The Prayer of Consecration
is followed by "Wherefore, O Lorde and heavenly father, accordyng
to the Instytucyon of thy derely beloved sonne," etc. (the Unde
et memores of the Latin rites), continuing, "And here wee offre
and present unto thee (O Lorde) oure selfe, oure soules," etc. (our
Prayer of Oblation). The Lord's Prayer comes next, and then "Christ
our Pascall lambe is offred up for us," etc.: after which is inserted
the Order of the Communion, from "You that do truly" to the
Words of Administration. The Agnus Dei (of course in English)
is ordered to be sung during the Communion, and after it twenty-two sentences
from the New Testament, one of which is to be said or sung as a post-Communion.
These are followed by our
The Baptismal Services contain, besides the parts which we are familiar with, an Exorcism of the "uncleane spirite," and a rubric for thrice dipping the child in the water (which is ordered to be changed once a month, and the new water blessed): but the pouring of water is allowed if the child be weak. After this, the sponsors are to take the child, and the minister to put on him his white vesture, commonly called the Chrisom, with the words "Take this white vesture for a token of the innocencie," etc.; and the priest anoints the infant upon the head. The Chrisom is to be brought back at the mother's churching.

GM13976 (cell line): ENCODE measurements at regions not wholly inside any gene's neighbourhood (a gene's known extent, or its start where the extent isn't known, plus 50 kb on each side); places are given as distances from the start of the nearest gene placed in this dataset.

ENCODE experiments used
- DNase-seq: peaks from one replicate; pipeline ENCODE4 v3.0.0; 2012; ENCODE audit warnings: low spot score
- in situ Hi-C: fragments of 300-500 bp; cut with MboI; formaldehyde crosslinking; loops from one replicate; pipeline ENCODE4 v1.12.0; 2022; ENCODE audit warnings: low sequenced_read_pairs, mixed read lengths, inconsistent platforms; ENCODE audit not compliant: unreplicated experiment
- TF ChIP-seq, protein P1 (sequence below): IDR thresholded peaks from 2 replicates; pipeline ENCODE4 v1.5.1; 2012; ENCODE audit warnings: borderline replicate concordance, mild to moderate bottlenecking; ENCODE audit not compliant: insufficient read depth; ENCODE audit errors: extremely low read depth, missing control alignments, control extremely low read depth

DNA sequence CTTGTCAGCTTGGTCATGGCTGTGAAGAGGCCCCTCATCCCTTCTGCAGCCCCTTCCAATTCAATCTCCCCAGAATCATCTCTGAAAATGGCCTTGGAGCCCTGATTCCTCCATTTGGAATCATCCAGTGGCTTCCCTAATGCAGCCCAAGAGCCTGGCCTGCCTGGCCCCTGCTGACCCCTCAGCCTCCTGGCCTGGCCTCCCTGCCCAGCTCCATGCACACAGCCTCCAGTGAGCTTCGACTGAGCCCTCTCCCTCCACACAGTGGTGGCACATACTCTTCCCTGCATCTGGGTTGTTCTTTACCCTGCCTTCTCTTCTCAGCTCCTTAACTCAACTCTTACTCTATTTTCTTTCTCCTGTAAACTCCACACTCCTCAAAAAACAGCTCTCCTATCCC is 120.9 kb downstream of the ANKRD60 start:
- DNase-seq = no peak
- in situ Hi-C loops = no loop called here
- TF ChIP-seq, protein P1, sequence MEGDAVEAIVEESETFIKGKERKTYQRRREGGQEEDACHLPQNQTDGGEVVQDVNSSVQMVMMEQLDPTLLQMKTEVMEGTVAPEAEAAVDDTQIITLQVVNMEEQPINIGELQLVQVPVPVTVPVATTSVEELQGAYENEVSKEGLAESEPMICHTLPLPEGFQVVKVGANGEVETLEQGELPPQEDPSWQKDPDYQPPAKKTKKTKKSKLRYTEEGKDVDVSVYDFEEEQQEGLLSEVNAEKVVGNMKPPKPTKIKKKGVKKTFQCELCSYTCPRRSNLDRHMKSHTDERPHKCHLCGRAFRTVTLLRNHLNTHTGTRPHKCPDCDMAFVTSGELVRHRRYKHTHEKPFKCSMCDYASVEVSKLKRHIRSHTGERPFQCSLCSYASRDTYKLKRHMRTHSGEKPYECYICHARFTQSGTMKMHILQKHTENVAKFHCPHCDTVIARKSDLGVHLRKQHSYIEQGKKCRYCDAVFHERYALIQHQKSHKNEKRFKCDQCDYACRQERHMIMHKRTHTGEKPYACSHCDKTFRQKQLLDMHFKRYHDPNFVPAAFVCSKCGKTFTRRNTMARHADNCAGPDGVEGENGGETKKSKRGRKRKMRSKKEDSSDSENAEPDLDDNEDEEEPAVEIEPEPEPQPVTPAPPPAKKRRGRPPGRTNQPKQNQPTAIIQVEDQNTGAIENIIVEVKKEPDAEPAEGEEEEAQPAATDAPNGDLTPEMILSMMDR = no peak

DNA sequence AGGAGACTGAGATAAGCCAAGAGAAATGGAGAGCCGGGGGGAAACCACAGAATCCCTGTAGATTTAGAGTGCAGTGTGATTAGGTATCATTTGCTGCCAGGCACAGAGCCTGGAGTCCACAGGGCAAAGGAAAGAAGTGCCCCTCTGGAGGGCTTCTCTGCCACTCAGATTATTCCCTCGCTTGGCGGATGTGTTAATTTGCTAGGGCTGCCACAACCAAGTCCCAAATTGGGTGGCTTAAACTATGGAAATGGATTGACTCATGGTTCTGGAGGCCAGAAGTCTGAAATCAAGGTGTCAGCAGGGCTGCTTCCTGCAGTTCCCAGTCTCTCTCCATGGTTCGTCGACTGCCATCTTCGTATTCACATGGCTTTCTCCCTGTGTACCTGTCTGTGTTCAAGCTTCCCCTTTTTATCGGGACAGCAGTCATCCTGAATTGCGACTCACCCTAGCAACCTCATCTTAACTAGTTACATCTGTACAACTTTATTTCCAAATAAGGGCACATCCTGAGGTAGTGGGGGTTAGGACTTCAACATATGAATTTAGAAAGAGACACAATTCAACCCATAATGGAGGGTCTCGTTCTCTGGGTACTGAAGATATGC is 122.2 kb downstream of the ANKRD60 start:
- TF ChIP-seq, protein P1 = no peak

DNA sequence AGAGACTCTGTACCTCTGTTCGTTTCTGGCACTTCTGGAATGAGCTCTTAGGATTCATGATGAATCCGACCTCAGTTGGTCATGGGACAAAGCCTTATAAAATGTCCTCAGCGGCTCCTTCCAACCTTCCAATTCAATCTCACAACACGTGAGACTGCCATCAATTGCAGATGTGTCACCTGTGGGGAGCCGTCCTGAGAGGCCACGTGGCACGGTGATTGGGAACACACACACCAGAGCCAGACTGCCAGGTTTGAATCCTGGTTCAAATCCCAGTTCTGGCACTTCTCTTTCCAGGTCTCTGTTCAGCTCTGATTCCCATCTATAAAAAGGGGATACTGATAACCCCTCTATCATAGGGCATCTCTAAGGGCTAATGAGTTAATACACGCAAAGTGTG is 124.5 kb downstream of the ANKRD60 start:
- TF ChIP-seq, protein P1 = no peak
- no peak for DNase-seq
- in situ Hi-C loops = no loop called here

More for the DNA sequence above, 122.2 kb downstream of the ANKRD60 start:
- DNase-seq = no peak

The Catechism is printed under the head of Confirmation, and ends at the Lord's Prayer and the Desire. At Confirmation the Bishop not only lays his hand upon every child, but crosses each child on the forehead (this was revived in the Scottish rite during the 18th century). The Visitation of the Sick contains a prayer and psalm for Unction, "if the sicke person desyre to be annoynted" ; and the Communion of the Sick appoints that if on the day appointed "there be a celebracion of the holy communion in the churche, then shall the priest reserve (at the open communion) so muche of the sacrament of the body and bloud, as shall serve." For Burial, the Psalms are 116, 146, 139 (a far better selection than we now have) ; and there is a beautiful commendation and a prayer for the departed person "that his soule and all the soules of thy electe, departed out of this lyfe, may with us and we with them, fully receive thy promisses, and be made perfite altogether." The prayer, "Almighty God, with whom do live" is differently worded; and then follow an Introit (Psalm 42), Collect ("O merciful God," rather more definitely worded), Epistle, and Gospel, for funeral Celebrations.